Maryland’s law schools are maintaining their high ranks in clinical and part-time programs, as well as in specialty areas in the latest U.S. News & World Report’s 2020 rankings, which were released Tuesday.
The overall rankings for the state’s two law schools saw a slight dip from last year, with University of Maryland Francis King Carey School of Law ranking 52nd overall (down from 49 last year) and the University of Baltimore School of Law dropped to No. 126 from a tie at No. 119 last year.
“I’m not unduly concerned,” UB Law Dean Ronald Weich said in a telephone interview. “In the mid-range of the rankings these distinctions are not very meaningful.”
His counterpart at UM Carey agreed.
“It’s a crowded field and there is statistically little significance between where we were and where we are today,” Dean Donald Tobin said.
The rankings also recognized specific law school programs. The clinical programs at both Maryland law schools finished in the top 20 (UM Carey at No. 7 and UB Law at No. 15). In addition, UM Carey’s part-time program ranked No. 4 and UB Law came in at No. 25.
UM Carey’s health care law and environmental law programs ranked No. 6 and 13, respectively — the same rankings they earned last year.
UB Law’s legal writing program was ranked No. 29 in the nation.
The deans at both Maryland law schools challenged the notion that the rankings genuinely reflect the progress and offerings of their schools.
“We take the national score with a grain of salt. We’re more concerned about important measures like employment and opportunities our students have for experiential education, such as clinics,” Weich said.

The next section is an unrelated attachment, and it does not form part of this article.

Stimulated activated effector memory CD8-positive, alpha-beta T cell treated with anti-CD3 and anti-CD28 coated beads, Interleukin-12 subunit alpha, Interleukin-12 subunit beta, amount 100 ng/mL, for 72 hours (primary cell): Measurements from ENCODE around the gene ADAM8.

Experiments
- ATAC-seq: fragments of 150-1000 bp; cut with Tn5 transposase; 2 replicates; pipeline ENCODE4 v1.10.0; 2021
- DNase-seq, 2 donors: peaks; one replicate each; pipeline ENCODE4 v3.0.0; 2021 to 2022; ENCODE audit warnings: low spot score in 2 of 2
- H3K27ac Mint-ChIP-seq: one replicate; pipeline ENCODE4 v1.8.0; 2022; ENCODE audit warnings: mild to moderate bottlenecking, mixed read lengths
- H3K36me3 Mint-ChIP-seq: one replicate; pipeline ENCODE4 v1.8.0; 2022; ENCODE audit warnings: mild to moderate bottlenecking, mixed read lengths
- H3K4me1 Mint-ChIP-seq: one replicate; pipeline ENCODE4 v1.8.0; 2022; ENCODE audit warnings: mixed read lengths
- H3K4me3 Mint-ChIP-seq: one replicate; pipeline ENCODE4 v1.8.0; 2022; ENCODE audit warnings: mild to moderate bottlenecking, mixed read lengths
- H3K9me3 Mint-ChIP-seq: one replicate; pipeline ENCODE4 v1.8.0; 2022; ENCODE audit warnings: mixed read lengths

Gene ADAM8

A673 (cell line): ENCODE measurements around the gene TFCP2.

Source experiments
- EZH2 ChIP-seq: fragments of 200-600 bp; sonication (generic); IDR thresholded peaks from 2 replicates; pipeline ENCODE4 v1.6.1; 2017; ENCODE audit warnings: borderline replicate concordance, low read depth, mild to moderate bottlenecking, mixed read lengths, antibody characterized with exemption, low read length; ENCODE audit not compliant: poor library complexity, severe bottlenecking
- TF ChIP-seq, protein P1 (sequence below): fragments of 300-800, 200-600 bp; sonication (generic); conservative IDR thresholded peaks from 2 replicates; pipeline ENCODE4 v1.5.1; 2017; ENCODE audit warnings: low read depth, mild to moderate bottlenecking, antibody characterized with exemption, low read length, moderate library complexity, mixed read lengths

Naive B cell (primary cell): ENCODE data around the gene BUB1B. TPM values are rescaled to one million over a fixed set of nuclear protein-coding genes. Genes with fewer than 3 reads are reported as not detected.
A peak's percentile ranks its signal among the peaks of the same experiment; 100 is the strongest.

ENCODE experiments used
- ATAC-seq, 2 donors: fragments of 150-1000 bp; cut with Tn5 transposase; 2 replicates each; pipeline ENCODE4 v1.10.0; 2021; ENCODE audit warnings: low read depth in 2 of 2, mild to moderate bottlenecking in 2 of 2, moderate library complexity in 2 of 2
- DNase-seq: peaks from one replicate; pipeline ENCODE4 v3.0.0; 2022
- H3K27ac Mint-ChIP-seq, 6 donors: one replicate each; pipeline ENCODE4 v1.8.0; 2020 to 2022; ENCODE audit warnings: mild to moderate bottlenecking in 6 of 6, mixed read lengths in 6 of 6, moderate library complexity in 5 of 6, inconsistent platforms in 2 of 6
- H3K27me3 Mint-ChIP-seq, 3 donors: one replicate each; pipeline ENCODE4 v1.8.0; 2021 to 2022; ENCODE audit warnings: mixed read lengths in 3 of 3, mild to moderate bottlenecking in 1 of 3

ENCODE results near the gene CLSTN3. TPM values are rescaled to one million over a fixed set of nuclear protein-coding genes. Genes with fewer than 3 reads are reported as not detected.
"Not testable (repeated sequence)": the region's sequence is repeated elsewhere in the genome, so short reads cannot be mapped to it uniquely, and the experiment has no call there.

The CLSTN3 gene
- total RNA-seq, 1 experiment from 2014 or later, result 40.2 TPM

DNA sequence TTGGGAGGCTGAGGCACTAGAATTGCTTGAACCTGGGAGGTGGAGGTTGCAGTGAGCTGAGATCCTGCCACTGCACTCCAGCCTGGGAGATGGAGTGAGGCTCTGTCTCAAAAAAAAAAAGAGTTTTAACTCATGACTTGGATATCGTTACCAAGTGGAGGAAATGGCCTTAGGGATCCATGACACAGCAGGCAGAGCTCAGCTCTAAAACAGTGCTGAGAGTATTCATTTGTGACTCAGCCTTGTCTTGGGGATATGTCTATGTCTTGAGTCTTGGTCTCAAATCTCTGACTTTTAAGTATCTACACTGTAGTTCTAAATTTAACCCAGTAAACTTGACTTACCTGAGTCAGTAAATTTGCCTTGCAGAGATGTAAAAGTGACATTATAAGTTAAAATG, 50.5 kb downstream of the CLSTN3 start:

“We don’t measure our greatness by a private magazine’s rankings,” Tobin said. “I am incredibly proud of the great work we do at UM Carey Law.”
UB Law’s overall ranking tied it with law schools at Cleveland State University, Quinnipiac University, the University of Idaho, the University of Maine and the University of Toledo.
The UB law school’s ranking has fluctuated and may have been affected in previous years by ties with other law schools. For example, UB Law’s raw score dropped just one point from 2017 to 2018, but its rank dropped to 119 compared to 112 in that period, likely because six schools were tied for No. 113 in the 2018 rankings.
In addition, the U.S. News rankings rely on national reputation, which is a challenge for UB Law, Weich said.
“Of course we’re not as well known in Omaha or Phoenix or Seattle, Washington, as we are in the state of Maryland,” Weich said.
UM Carey was ranked in a six-way tie this year with the law schools at Southern Methodist University, Tulane University, the University of Connecticut, the University of Richmond and Yeshiva University.
U.S. News looks at a range of factors in its closely followed rankings. Forty percent of the methodology involves a “quality assessment score” provided by law school deans and tenured law faculty across the country, along with an assessment score from lawyers and judges. The law school’s selectivity – based on its median LSAT scores, median undergraduate GPA and acceptance rate – accounts for 25 percent of the total ranking.
The rankings also factor in post-graduation employment rates both at graduation and 10 months after graduation, as well as the school’s bar passage rate, which accounts for 20 percent of the ranking methodology. The remaining 15 percent of the ranking is based on an evaluation of the school’s faculty resources, including expenditure per student, student/faculty ratio and library resources.
Anamika Roy is an evening student at the University of Maryland Francis King Carey School of Law.